Single events seldom define generations, and in the rare cases that they have, they’ve typically been World Wars. In one case, though, a four-day concert did just that. Named for Woodstock, a town located 43 miles from where the event took place, the festival was advertised as “3 Days of Peace & Music.” Fifty years later, it remains so much more than that to those who attended.
The event started as the brainchild of Michael Lang, Artie Kornfeld, Joel Rosenman, and John P. Roberts. The four, a combination of entrepreneurs and lawyers, had major clashes in style that, along with various challenges, threatened to end the project. One of those challenges had to do with the venue. The first planned site was in Wallkill, New York, but the town’s residents protested successfully to stop it. Just a month before the event, the organizers changed the venue to the dairy farm of Sam Yasgur.
Yasgur’s farm offered a sloping bowl shape that led down to Filippini Pond. Many concert goers used the pond for skinny dipping during the festival. The pond was the backdrop for the stage, which was set up near the bottom of the slope.
Thanks to the late change in venue and related expenses, organizers, who were expecting about 50,000 people, were running low on funds. They were forced to choose between finishing the stage and finishing the fencing, without which attendees could simply walk into the venue. They chose to finish the stage, which effectively made the concert free and nearly bankrupted the organizers.
Instead of the estimated 50,000 that were expected, estimates range from 400,000-500,000 attended. As expected, those without tickets simply walked onto the venue. This created a logistical nightmare, with insufficient sanitation and food. Adding to the potential problems was the inclement weather, which made for muddy grounds. After the event, Yasgur spoke of the potential for nightmarish scenarios, such as looting, but how the crowd simply enjoyed the music and thought about peace.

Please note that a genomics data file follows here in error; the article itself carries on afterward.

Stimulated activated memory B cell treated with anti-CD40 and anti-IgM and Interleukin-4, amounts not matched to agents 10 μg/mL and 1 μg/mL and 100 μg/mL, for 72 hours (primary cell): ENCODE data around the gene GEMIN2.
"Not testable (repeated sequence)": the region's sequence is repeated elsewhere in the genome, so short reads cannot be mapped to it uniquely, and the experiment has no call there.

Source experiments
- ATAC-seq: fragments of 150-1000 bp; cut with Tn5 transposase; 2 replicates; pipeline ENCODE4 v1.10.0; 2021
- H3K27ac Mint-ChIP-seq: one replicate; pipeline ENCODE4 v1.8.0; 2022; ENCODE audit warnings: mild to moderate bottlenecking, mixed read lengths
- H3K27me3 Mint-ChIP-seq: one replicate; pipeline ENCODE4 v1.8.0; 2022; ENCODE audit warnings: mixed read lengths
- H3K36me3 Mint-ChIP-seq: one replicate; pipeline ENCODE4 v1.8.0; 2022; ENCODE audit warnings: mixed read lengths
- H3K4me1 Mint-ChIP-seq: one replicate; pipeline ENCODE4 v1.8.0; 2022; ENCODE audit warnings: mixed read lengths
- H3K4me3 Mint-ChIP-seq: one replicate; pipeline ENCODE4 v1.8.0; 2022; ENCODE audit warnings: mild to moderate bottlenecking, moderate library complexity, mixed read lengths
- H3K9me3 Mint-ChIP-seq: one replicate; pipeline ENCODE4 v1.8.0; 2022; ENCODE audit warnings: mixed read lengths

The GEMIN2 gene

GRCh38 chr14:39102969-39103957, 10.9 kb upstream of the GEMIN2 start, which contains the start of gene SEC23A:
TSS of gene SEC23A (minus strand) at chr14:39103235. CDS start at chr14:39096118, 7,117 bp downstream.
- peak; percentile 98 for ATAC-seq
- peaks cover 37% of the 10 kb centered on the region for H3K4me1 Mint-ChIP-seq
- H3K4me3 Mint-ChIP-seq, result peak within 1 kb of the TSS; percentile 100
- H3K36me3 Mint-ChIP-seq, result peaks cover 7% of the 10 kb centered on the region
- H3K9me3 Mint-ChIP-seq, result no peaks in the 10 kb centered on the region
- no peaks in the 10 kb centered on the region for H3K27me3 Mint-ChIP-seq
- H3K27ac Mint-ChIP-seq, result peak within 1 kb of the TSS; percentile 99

Another challenge that the organizers faced was signing talent. That changed in April when Creedence Clearwater Revival signed the first contract of any performers at just $10,000. After that, the concert became a virtual Who’s Who of the music world. Notable performances included Ravi Shankar, who played as it rained, and Joan Baez, who was six months pregnant. Santana, the Incredible String Band, the Grateful dead, Janis Joplin, the Who, Jefferson Airplane, and Jimi Hendrix were among the other stars who entertained. Hendrix was the last act and didn’t perform until Monday morning. Though he played in front of a much smaller crowd of just 30,000, his psychedelic performance of the national anthem became a signature moment not just of the festival but of the 60’s.
While the list of performers was plenty rich in big names, there were some notable absences. The Beatles, the Rolling Stones, the Doors, Chicago, Bob Dylan, and Led Zeppelin all either declined invitations or cancelled in advance of the festival. The Doors in particular regretted that decision. Jethro Tull gave one of the more interesting decisions for declining the invitation, saying, "[I don’t want to go] because I don’t like hippies, and I’m usually rather put off by naked ladies unless the time is right. Well, indeed, unless the money’s right.”